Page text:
Background: In populations with α+-thalassemia gene deletion, the practice of consanguineous marriages is common. Aim: The study explored the impact of consanguinity (inbreeding) on the selection of α+-thalassemia genotypes in a computer model. Method: In a population under selection pressure from malaria, a single protective mutation (-α/αα genotype) was introduced among normal genotypes (αα/αα), and mating allowed to proceed. Heterozygote (-α/αα) and homozygote (-α/-α) children were 1.5 and 2.5 times more likely to survive malaria than those with normal genotypes. Using different coefficients of inbreeding (F, range 0-0.12), we examined the effect of population size, and the mean number of generations required for the homozygote frequency to reach 0.5. Results: On average, consanguineous populations were larger than randomly mating populations and the size was directly proportional to F. In more inbred populations,-α/-α homozygotes reached a frequency of 0.5 faster than in less inbred populations. As the frequency of the α+-thalassemia allele in a population increases, however, the positive effect of inbreeding on the population growth decreases. Conclusion: Under selection pressure from malaria, consanguinity may increase the speed of selection of-α/-α homozygotes and provide an advantage regarding population growth over non-consanguineous populations.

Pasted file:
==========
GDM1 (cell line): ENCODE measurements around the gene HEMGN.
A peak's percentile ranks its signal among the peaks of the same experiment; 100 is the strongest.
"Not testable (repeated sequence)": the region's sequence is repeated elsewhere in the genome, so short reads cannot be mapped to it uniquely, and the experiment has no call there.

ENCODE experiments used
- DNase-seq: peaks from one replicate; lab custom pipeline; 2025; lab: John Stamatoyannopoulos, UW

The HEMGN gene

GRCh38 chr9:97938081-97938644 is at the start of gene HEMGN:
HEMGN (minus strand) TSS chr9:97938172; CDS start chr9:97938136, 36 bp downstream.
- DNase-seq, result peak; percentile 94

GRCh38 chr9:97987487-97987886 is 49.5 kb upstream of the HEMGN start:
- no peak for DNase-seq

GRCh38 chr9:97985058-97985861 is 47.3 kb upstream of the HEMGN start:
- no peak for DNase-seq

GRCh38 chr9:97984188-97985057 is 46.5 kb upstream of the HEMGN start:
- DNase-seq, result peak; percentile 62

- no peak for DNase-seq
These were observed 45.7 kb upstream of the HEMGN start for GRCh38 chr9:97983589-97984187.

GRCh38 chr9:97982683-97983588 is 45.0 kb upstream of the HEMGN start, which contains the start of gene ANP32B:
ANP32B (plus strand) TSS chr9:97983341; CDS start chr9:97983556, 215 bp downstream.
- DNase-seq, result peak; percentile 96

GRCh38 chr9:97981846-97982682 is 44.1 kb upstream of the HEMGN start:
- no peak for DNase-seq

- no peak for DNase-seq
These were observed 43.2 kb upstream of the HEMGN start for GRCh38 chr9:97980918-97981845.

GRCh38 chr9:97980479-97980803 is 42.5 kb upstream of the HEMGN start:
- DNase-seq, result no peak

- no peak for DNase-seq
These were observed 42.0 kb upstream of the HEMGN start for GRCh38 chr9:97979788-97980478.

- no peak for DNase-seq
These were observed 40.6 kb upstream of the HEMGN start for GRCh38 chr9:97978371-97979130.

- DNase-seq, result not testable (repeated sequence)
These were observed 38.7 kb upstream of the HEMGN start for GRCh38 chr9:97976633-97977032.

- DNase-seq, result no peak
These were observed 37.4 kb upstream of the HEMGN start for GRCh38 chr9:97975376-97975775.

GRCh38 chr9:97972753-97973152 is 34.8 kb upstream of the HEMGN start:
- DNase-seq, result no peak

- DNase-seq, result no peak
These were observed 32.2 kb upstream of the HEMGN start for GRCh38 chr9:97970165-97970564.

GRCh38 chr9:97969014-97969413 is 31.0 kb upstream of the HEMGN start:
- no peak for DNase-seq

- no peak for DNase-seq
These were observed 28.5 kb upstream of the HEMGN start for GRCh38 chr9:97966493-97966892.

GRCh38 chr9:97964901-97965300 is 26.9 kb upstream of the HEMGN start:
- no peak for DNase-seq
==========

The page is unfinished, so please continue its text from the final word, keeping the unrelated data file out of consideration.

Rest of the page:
- Computer modeling
ASJC Scopus subject areas
- Public Health, Environmental and Occupational Health